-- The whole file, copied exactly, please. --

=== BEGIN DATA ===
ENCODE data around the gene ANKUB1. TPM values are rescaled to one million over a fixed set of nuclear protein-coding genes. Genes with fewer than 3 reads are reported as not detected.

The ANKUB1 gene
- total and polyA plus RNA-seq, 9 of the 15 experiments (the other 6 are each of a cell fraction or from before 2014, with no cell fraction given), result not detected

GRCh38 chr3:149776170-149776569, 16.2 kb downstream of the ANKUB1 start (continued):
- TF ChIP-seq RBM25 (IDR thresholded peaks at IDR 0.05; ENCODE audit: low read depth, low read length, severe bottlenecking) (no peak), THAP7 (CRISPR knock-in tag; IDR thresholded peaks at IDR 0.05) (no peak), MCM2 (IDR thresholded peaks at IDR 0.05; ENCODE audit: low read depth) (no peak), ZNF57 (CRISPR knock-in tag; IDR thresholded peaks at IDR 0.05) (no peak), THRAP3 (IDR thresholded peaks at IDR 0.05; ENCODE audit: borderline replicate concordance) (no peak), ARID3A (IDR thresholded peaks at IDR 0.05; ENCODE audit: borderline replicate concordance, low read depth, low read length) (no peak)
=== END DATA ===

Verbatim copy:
ENCODE data around the gene ANKUB1. TPM values are rescaled to one million over a fixed set of nuclear protein-coding genes. Genes with fewer than 3 reads are reported as not detected.

The ANKUB1 gene
- total and polyA plus RNA-seq, 9 of the 15 experiments (the other 6 are each of a cell fraction or from before 2014, with no cell fraction given), result not detected

GRCh38 chr3:149776170-149776569, 16.2 kb downstream of the ANKUB1 start (continued):
- TF ChIP-seq RBM25 (IDR thresholded peaks at IDR 0.05; ENCODE audit: low read depth, low read length, severe bottlenecking) (no peak), THAP7 (CRISPR knock-in tag; IDR thresholded peaks at IDR 0.05) (no peak), MCM2 (IDR thresholded peaks at IDR 0.05; ENCODE audit: low read depth) (no peak), ZNF57 (CRISPR knock-in tag; IDR thresholded peaks at IDR 0.05) (no peak), THRAP3 (IDR thresholded peaks at IDR 0.05; ENCODE audit: borderline replicate concordance) (no peak), ARID3A (IDR thresholded peaks at IDR 0.05; ENCODE audit: borderline replicate concordance, low read depth, low read length) (no peak)